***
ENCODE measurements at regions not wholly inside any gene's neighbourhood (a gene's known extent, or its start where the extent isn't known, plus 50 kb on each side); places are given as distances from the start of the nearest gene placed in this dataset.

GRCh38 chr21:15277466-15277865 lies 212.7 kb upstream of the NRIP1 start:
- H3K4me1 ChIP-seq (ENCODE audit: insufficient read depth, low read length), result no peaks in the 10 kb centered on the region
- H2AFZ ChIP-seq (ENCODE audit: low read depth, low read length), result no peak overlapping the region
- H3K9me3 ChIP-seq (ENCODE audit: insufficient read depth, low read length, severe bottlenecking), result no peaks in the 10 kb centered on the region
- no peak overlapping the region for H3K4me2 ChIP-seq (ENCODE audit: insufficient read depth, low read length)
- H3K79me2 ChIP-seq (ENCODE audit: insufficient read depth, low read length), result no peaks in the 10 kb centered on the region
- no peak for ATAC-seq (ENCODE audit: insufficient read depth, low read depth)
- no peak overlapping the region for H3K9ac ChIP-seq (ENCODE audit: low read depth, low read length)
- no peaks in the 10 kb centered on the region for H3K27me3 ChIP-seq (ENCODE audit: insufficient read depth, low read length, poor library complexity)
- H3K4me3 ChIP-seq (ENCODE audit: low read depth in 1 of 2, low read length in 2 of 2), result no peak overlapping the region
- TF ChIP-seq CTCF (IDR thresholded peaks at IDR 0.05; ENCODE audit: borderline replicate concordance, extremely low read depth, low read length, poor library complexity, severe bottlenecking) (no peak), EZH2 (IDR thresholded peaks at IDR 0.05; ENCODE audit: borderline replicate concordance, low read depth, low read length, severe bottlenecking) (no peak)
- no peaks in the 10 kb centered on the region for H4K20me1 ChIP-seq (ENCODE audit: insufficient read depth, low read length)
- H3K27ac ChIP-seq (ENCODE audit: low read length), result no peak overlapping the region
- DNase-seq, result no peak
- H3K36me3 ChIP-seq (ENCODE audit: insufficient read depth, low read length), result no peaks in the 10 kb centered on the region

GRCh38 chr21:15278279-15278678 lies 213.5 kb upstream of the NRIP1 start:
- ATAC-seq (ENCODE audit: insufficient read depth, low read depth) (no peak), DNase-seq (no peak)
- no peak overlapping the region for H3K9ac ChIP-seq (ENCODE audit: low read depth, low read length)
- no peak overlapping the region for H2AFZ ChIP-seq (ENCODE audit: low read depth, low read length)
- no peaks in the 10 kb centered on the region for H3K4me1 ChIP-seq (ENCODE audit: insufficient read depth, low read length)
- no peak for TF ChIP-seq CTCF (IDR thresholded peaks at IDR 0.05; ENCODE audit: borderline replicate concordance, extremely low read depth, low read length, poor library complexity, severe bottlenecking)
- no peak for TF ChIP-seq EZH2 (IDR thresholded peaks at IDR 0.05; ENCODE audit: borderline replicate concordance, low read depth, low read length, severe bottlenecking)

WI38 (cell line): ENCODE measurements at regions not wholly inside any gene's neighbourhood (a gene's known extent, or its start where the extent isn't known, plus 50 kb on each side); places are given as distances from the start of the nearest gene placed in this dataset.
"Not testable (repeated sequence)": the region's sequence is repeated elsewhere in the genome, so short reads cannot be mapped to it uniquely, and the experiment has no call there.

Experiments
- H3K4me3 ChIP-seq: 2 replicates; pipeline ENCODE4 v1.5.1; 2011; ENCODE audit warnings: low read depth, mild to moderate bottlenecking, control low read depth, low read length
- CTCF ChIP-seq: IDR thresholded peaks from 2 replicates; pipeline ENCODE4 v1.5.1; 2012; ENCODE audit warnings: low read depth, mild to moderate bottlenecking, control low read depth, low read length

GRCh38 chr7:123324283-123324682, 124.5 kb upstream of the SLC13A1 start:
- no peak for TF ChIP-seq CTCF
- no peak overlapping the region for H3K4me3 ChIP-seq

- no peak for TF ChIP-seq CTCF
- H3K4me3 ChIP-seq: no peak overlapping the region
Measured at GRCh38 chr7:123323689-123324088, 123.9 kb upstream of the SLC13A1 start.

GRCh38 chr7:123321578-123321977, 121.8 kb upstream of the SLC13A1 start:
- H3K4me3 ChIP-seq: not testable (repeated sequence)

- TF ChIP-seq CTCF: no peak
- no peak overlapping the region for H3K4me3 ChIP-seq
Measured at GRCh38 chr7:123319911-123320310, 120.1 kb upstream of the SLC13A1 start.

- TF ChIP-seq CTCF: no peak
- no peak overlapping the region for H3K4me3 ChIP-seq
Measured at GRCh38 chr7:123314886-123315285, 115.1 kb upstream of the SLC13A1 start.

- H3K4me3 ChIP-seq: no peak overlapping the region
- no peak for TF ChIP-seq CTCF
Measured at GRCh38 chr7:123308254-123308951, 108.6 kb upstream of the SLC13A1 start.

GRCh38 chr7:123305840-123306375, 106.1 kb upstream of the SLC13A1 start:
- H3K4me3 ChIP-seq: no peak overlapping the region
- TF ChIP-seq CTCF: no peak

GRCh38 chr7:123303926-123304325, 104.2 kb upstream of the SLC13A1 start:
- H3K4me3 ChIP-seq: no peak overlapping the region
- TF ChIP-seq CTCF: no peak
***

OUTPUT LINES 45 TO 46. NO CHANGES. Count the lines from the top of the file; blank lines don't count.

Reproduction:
Measured at GRCh38 chr7:123308254-123308951, 108.6 kb upstream of the SLC13A1 start.

GRCh38 chr7:123305840-123306375, 106.1 kb upstream of the SLC13A1 start: